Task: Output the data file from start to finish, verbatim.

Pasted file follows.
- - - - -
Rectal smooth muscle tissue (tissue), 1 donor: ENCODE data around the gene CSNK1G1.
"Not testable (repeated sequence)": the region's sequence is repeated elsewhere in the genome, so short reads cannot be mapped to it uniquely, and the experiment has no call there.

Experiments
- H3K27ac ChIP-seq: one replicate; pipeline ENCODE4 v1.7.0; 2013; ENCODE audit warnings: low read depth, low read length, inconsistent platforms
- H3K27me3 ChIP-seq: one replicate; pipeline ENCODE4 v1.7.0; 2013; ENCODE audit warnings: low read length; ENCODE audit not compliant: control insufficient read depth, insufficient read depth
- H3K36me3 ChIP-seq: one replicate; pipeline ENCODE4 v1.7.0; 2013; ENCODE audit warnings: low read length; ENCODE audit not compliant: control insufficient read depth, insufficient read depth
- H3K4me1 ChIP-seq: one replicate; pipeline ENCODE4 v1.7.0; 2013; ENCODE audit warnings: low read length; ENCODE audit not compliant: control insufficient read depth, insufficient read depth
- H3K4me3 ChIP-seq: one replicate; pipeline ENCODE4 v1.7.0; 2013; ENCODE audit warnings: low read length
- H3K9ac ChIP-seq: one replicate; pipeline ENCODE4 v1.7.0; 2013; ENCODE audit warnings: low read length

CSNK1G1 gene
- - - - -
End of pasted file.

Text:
Rectal smooth muscle tissue (tissue), 1 donor: ENCODE data around the gene CSNK1G1.
"Not testable (repeated sequence)": the region's sequence is repeated elsewhere in the genome, so short reads cannot be mapped to it uniquely, and the experiment has no call there.

Experiments
- H3K27ac ChIP-seq: one replicate; pipeline ENCODE4 v1.7.0; 2013; ENCODE audit warnings: low read depth, low read length, inconsistent platforms
- H3K27me3 ChIP-seq: one replicate; pipeline ENCODE4 v1.7.0; 2013; ENCODE audit warnings: low read length; ENCODE audit not compliant: control insufficient read depth, insufficient read depth
- H3K36me3 ChIP-seq: one replicate; pipeline ENCODE4 v1.7.0; 2013; ENCODE audit warnings: low read length; ENCODE audit not compliant: control insufficient read depth, insufficient read depth
- H3K4me1 ChIP-seq: one replicate; pipeline ENCODE4 v1.7.0; 2013; ENCODE audit warnings: low read length; ENCODE audit not compliant: control insufficient read depth, insufficient read depth
- H3K4me3 ChIP-seq: one replicate; pipeline ENCODE4 v1.7.0; 2013; ENCODE audit warnings: low read length
- H3K9ac ChIP-seq: one replicate; pipeline ENCODE4 v1.7.0; 2013; ENCODE audit warnings: low read length

CSNK1G1 gene